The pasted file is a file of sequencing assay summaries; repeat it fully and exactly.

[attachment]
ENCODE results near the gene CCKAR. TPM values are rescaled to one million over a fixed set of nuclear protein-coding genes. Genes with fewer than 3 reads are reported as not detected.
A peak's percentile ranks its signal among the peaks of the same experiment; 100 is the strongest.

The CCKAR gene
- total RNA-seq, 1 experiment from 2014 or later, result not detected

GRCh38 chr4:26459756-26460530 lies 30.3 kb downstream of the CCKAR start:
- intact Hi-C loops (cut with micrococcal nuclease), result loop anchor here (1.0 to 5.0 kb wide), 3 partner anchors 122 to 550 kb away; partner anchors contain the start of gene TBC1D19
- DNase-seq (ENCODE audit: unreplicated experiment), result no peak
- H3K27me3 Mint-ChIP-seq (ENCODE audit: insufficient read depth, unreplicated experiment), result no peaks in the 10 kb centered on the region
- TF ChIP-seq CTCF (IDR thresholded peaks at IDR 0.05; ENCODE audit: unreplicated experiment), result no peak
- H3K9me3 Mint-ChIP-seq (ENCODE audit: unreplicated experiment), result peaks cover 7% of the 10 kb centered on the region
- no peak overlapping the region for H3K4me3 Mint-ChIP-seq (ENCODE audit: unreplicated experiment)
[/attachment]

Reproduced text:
ENCODE results near the gene CCKAR. TPM values are rescaled to one million over a fixed set of nuclear protein-coding genes. Genes with fewer than 3 reads are reported as not detected.
A peak's percentile ranks its signal among the peaks of the same experiment; 100 is the strongest.

The CCKAR gene
- total RNA-seq, 1 experiment from 2014 or later, result not detected

GRCh38 chr4:26459756-26460530 lies 30.3 kb downstream of the CCKAR start:
- intact Hi-C loops (cut with micrococcal nuclease), result loop anchor here (1.0 to 5.0 kb wide), 3 partner anchors 122 to 550 kb away; partner anchors contain the start of gene TBC1D19
- DNase-seq (ENCODE audit: unreplicated experiment), result no peak
- H3K27me3 Mint-ChIP-seq (ENCODE audit: insufficient read depth, unreplicated experiment), result no peaks in the 10 kb centered on the region
- TF ChIP-seq CTCF (IDR thresholded peaks at IDR 0.05; ENCODE audit: unreplicated experiment), result no peak
- H3K9me3 Mint-ChIP-seq (ENCODE audit: unreplicated experiment), result peaks cover 7% of the 10 kb centered on the region
- no peak overlapping the region for H3K4me3 Mint-ChIP-seq (ENCODE audit: unreplicated experiment)